Richard Shindell

South of Delia Reviews

Net Rhythms (UK)

This is one of the best albums of covers I've ever come across. I say that at the outset because Richard's previous albums have excelled as much in the songwriting stakes as in the performance aspect. South Of Delia sees Richard delving into the rich roots heritage of that sprawling American borderland between country and folk, while also offering genuinely fresh perspectives on a few more overly well-travelled songs along the way. It's hard to define exactly what makes Richard's cover versions so very special, but I'll try... The first thing you notice is that there's a tremendous degree of sensitivity to the lyrics on Richard's part, for he sings each phrase with a true understanding - almost as if he'd penned the songs himself it seems - but also with a degree of knowing understatement that enables him to bring out the best in the musicians he's taken along for the ride. The other key aspect of Richard's interpretative gift is that he sings with an obvious deep affection for the landscapes (both emotional and physical) that the songs inhabit (perhaps this is surprising when you consider that, although New Jersey-born, Richard's lived in Argentina for the past seven years). For instance, and excitingly, Richard gets to the essence of Springsteen's Born In The USA in a genuinely fresh way, making me feel that I truly understand the lyric for the first time now; Richard emphasises the pain in the lyric so much better through his gently bitter delivery and reassessment of the song's pace, as compared to The Boss's air-thumping all-out anthemic sensory assault. Another masterstroke comes with Richard bringing out the latent melancholy in the blues classic Sitting On Top Of The World, his mournfully spare delivery and setting really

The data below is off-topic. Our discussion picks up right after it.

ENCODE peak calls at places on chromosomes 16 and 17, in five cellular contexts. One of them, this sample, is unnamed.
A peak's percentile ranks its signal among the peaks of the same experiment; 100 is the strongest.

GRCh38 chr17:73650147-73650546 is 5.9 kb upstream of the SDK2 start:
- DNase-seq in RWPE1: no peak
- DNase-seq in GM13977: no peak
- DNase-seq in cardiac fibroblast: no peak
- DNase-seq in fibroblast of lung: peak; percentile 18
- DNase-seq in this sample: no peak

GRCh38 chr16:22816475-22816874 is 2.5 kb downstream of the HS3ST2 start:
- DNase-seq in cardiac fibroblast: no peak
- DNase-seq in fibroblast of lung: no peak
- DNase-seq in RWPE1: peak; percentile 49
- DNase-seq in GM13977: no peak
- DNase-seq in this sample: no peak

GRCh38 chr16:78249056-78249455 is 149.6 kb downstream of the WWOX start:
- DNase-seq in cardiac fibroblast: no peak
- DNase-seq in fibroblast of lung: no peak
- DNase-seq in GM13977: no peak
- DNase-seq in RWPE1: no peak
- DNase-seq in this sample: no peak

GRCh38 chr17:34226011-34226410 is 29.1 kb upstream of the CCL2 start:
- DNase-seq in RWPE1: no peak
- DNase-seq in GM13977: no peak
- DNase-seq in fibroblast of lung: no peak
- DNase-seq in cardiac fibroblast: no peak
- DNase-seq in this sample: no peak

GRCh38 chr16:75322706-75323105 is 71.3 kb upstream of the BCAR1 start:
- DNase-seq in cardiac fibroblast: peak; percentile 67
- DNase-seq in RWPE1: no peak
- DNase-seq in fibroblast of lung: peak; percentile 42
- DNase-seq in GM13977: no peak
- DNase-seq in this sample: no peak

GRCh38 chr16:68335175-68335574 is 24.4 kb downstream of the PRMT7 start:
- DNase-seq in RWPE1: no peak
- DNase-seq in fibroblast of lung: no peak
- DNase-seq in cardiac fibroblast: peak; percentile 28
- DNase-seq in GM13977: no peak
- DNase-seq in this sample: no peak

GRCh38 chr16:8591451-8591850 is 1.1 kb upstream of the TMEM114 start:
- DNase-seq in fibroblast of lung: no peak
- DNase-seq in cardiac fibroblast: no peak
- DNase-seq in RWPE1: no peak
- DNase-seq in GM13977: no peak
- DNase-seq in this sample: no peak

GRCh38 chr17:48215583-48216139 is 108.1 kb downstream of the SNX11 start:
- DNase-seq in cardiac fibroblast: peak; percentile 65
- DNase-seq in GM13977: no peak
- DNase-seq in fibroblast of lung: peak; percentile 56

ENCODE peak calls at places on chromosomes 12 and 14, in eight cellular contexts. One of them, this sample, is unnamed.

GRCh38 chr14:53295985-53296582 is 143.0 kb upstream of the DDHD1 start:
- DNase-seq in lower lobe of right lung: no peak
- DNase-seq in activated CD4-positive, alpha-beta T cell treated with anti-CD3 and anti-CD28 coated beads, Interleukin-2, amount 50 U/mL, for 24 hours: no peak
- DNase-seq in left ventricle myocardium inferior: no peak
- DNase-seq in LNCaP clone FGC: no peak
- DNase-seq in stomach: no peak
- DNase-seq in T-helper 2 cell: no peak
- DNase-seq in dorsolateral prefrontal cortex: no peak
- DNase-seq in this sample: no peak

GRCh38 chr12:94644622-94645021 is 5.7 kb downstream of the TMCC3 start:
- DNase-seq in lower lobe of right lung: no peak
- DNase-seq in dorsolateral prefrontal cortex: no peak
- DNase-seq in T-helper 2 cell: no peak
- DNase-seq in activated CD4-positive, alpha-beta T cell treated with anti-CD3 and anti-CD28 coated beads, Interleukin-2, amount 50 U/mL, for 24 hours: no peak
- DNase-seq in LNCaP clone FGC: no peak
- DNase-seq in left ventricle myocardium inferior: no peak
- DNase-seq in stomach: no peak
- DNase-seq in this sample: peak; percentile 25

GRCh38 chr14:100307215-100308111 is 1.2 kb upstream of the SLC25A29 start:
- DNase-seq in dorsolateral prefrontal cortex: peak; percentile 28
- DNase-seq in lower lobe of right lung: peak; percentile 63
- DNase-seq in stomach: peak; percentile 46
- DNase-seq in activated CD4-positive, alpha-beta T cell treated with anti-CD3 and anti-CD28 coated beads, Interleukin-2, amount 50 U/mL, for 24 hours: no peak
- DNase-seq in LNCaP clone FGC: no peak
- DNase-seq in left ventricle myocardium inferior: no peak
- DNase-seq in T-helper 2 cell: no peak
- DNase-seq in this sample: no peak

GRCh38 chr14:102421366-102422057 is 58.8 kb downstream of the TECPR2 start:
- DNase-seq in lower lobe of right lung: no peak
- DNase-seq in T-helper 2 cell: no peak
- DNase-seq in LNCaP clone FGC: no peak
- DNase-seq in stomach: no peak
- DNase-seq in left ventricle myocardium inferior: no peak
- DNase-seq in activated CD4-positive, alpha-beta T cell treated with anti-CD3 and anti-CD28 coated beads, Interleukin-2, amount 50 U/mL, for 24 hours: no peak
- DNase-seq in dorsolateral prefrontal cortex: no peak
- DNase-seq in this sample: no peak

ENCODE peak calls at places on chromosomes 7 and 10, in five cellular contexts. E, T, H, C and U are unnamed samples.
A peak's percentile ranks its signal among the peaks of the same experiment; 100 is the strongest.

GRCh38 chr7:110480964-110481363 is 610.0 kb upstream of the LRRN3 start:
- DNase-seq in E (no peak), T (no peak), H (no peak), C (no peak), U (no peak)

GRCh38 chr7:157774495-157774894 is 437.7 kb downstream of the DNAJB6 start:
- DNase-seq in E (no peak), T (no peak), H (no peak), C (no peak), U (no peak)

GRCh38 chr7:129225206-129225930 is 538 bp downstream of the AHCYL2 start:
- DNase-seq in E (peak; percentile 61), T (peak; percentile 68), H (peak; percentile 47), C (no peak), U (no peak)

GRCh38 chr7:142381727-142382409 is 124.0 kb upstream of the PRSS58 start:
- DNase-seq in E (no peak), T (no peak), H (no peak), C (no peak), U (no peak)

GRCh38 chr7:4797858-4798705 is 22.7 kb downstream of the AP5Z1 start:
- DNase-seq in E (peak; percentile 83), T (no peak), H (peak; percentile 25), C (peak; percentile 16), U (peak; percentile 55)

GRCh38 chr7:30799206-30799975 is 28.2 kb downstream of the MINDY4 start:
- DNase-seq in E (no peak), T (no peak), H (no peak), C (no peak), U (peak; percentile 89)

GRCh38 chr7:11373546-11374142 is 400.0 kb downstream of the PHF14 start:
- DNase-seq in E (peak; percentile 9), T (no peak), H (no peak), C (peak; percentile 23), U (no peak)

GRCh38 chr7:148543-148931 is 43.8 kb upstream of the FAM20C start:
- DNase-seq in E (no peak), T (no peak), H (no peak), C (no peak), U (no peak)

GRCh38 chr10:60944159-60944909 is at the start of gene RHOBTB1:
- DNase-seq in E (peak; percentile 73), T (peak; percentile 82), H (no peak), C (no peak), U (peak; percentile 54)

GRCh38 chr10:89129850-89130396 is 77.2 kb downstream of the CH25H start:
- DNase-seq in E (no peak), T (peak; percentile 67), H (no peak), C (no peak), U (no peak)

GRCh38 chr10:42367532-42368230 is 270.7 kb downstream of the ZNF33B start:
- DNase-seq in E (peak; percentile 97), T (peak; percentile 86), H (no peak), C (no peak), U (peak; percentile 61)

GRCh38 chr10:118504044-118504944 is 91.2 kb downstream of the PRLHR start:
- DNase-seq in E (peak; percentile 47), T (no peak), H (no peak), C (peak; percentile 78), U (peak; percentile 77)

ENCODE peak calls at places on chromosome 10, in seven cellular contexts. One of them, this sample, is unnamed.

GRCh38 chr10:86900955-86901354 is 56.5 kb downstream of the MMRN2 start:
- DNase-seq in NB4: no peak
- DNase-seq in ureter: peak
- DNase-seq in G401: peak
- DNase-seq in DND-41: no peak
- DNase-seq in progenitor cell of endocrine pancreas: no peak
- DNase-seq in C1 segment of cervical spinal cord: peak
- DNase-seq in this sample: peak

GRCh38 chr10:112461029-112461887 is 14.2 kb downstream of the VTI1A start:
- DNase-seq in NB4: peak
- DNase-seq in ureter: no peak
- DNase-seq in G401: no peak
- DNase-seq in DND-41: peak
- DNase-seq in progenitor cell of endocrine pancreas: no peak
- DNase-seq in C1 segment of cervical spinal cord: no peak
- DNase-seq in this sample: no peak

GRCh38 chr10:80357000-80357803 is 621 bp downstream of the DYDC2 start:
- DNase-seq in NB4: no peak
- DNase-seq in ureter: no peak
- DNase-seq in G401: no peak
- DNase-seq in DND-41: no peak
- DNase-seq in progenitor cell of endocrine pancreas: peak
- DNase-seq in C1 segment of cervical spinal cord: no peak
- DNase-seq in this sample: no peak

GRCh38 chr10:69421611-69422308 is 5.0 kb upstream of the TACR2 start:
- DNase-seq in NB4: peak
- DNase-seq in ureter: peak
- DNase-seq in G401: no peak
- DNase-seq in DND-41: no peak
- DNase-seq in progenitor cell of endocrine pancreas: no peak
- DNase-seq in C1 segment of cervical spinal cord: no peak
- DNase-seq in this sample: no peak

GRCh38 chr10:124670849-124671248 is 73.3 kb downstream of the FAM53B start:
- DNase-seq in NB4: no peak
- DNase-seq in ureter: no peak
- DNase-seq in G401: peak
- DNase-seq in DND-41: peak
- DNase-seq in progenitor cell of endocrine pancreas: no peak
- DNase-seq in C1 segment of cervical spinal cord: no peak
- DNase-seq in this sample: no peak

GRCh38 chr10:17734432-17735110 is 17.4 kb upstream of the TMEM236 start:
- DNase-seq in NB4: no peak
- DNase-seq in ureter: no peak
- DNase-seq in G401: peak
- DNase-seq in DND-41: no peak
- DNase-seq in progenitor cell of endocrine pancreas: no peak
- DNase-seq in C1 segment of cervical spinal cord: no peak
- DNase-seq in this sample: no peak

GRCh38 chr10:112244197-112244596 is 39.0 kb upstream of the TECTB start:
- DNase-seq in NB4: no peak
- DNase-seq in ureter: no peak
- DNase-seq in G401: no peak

by Dave Kidman, Net Rhythms

updated: 12 years ago